In light of Atlanta “winning” the bid for the 2019 Super Bowl, we are going to take run around several future, current, former, and soon to be former sports related venues. This run isn’t a loop, so be prepared to carry a MARTA card or a phone with a ride sharing app in order to get back to the start, or just turn around and run it back.
We will start with a piece of history. In the middle of the Turner Field Green Lot is where we will begin. This is also the former spot of Atlanta-Fulton County Stadium. Notice the paved brick below your feet and the single panel of outfield wall just ahead. This is the site of one of the most important moments in Atlanta Braves’ history. This is the spot Hank Aaron hit his 715 home run on April 8, 1974. As you stand there, think of the words of the great Vin Scully, “what a marvelous moment for Atlanta, and the State of Georgia, what a marvelous moment for the country and the world. A black man is getting a standing ovation in the Deep South for breaking the record of an all-time baseball idol; and it is a great moment for all of us.” A monument to the past, and possibly (hopefully) the future home of the Georgia State Panthers’ baseball team. Get ready to go and head out of the parking lot towards Capitol Avenue and the intersection of Georgia Avenue. Once at the intersection head west onto Georgia Ave crossing in front of Turner Field.
As your making your way across the front of the stadium just outside the gates take a look at the monuments of Braves’ legends. The statues include the aforementioned Hank Aaron, Warren Spahn, Ty Cobb, and Phil Niekro. If the gate is open take a detour and run through the plaza and read the plaques on each of them. Heck, while you’re at it, buy a ticket to the next game to show your support before the team moves, they could use it. Turner field has been home to the Braves since 1997. Designed as the 1996 Olympic Stadium it was retrofitted for baseball has been home to several division championships, an All-Star game, countless beautiful Sunday afternoons and one horrible infield fly call.
We don’t just want to see the front of the ballpark so when you get to the intersection of Georgia Ave and Pollard Blvd, hang a left. This is Bill Lucas Drive and contains the media gate, the police station, and my personal favorite: the player’s parking lot. Autograph seekers will sit and wait before home games waiting to get the autograph of their favorite player, or the next big thing. If you are lucky, on a day of or before a road trip it is possible to see the team loading up the bus and heading to the airport. Wave, say hi, cheer do what you do, again, they could really use our support.
Once you hit Hank Aaron Drive make a left and head north back towards the front of the stadium and keep going up to the Olympic Torch. After crossing Fulton Street you will also be crossing under the Olympic Torch. Keep running north and look to your right and you will see the State Archives building on your right hand side.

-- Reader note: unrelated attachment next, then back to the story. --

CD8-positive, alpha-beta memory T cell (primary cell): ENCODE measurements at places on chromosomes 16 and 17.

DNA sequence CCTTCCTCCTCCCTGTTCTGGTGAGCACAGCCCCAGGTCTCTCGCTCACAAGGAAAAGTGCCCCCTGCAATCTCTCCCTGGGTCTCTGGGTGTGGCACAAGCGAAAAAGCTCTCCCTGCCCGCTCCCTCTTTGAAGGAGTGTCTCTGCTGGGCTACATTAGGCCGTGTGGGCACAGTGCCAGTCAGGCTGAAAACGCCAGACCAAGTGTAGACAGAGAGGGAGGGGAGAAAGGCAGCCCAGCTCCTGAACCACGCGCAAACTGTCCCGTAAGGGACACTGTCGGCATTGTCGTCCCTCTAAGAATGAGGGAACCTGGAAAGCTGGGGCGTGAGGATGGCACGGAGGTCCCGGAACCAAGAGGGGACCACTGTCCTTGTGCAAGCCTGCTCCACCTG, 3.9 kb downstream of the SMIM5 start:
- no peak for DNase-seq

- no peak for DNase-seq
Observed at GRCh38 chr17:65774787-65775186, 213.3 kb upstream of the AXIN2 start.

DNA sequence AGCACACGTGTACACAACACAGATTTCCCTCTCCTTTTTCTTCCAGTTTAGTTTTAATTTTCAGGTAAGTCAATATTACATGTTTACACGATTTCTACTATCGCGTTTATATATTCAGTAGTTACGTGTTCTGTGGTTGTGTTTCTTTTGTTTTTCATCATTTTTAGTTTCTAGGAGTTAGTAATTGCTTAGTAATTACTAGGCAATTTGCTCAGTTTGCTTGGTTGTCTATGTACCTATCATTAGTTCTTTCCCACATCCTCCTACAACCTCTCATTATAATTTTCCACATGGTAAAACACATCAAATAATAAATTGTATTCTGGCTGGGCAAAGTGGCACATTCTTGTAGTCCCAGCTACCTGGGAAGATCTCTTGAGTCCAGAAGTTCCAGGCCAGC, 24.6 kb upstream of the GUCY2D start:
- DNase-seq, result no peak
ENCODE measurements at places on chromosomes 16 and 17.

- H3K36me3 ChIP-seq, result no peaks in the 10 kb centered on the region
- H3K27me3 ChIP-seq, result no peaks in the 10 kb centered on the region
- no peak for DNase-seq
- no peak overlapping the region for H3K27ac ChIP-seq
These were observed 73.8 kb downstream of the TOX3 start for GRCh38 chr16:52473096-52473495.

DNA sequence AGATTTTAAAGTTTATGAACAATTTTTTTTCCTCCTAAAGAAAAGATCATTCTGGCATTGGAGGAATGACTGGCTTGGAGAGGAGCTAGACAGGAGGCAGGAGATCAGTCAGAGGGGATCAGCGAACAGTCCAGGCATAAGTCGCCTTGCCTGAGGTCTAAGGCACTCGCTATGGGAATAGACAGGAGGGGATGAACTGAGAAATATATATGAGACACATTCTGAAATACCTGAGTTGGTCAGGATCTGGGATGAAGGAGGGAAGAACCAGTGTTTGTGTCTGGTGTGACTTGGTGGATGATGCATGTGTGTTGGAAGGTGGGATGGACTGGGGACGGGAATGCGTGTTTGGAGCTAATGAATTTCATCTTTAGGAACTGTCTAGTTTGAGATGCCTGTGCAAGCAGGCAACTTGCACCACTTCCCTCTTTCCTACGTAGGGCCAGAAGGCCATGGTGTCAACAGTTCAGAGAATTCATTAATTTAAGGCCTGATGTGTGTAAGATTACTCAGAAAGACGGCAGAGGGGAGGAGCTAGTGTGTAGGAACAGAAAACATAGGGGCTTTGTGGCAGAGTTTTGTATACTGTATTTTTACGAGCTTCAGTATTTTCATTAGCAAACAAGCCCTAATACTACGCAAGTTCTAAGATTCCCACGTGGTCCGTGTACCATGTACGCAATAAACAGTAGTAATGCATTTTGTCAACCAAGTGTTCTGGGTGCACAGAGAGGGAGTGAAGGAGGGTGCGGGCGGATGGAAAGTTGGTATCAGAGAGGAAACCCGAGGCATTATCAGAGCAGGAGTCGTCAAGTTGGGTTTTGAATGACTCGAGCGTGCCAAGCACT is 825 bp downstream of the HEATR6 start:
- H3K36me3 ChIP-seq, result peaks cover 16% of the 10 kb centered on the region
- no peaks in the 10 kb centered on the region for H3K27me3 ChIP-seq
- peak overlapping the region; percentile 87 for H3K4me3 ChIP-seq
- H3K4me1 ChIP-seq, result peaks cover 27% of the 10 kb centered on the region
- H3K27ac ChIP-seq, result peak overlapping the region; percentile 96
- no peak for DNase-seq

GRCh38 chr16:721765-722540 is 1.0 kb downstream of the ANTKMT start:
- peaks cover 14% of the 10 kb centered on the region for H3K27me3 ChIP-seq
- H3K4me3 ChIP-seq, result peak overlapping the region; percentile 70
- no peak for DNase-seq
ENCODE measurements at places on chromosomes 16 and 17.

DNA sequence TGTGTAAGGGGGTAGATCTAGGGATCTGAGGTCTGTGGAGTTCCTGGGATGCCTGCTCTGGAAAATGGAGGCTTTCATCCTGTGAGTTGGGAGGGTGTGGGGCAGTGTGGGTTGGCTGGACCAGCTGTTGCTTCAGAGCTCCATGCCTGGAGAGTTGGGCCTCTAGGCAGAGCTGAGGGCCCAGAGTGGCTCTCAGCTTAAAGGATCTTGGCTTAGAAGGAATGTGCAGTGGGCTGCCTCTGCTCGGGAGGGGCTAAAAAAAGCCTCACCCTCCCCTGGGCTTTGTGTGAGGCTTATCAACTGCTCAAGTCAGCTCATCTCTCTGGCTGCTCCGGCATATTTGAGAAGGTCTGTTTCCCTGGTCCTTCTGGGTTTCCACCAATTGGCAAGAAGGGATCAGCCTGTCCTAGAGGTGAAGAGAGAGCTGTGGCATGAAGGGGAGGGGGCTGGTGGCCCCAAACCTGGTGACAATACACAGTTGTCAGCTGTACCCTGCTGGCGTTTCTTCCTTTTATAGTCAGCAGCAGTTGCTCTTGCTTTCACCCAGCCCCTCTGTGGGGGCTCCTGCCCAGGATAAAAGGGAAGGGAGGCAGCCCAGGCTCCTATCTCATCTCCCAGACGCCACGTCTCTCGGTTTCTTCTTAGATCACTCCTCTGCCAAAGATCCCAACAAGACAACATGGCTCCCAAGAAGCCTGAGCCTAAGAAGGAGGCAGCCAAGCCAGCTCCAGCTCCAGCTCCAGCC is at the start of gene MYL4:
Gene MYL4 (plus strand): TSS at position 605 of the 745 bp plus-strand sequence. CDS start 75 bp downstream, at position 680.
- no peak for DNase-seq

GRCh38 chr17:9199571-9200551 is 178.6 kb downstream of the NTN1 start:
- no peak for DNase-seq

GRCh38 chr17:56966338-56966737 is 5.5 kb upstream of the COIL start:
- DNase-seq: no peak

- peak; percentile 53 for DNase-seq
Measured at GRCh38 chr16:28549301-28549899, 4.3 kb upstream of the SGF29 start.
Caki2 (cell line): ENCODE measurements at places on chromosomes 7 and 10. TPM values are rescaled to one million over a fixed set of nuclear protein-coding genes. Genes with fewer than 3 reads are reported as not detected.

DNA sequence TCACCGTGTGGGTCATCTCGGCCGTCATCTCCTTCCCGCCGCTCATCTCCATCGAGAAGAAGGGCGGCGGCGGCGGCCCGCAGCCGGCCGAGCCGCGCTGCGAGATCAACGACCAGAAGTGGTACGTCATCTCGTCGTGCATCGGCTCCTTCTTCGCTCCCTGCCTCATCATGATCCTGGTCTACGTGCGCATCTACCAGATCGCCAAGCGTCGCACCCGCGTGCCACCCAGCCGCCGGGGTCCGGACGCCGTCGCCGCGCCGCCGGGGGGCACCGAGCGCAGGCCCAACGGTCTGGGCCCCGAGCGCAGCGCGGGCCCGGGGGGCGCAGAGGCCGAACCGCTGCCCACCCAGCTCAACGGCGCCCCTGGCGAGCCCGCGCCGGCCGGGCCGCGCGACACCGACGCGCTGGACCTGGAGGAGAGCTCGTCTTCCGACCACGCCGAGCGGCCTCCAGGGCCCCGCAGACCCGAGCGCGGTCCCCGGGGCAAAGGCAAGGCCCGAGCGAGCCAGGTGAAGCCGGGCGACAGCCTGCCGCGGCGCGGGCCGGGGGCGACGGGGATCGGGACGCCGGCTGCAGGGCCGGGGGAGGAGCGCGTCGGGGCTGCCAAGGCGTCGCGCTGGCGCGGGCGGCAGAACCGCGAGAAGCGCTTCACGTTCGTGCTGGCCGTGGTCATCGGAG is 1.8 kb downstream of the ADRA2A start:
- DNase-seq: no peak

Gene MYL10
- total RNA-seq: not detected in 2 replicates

Keep running on Capital Avenue until you see the Georgia State Capitol building on the left and Freedom Plaza on the right. The next street will be MLK Jr. Blvd; hang a left. The first part of this will be a welcome downhill after the trek up Capitol Avenue (again it’s Atlanta, deal with it). Take in the sights around you of all the marble buildings which make up the state courts and office buildings. Past those, as we make our way closer to Mercedes-Benz Stadium we will pass the Richard B. Russell Federal Building and the Sam Nunn Federal Courthouse building. Crossing over Ted Turner Drive and up the ramp to Centennial Olympic Park Drive and Andrew Young International Blvd we will see what will soon be home to the Atlanta Falcons and the Atlanta United Football Club.
Due to open in 2017 it will be a state of the art retractable dome facility. It will be the home of the College Football Playoffs, the NCAA Final Four, and the 2019 Super Bowl. It’s a marvel of modern stadium-ship. Built to make the NFL happy it will have everything the Falcons need to keep an ice storm away during Super Bowl weekend.
Up next, continuing on the same street, is Phillips Arena. Current home of the Atlanta Hawks and Atlanta Dream. Former home of the Atlanta Thrashers. As you continue on Andrew Young and want to take a detour run around to the front of Phillips Arena and take a look at the new Dominique Wilkins monument just outside the front of the arena.
Since I am on the subject of former arenas I should mention the Omni Coliseum. Built in 1972 and demolished in 1997 to make way for Phillips Arena it was home to two Atlanta hockey teams (Knights and Flames), the Atlanta Hawks, World Championship Wrestling, and Georgia Championship Wrestling.
If you are still on Andrew Young Intl Blvd keep heading straight and into Centennial Olympic Park. This is where the run ends. Enjoy the green space and try and find your brick if you have one. Stretch on the lawn or jump around in the fountains, it’s your choice. There are no pictures of the fountains since I was not so politely asked to leave the park since they were getting ready for the fireworks for Independence Day. Ironic, don’t you think?
It’s been a pleasure running with you and I hope you enjoyed it as much as I did.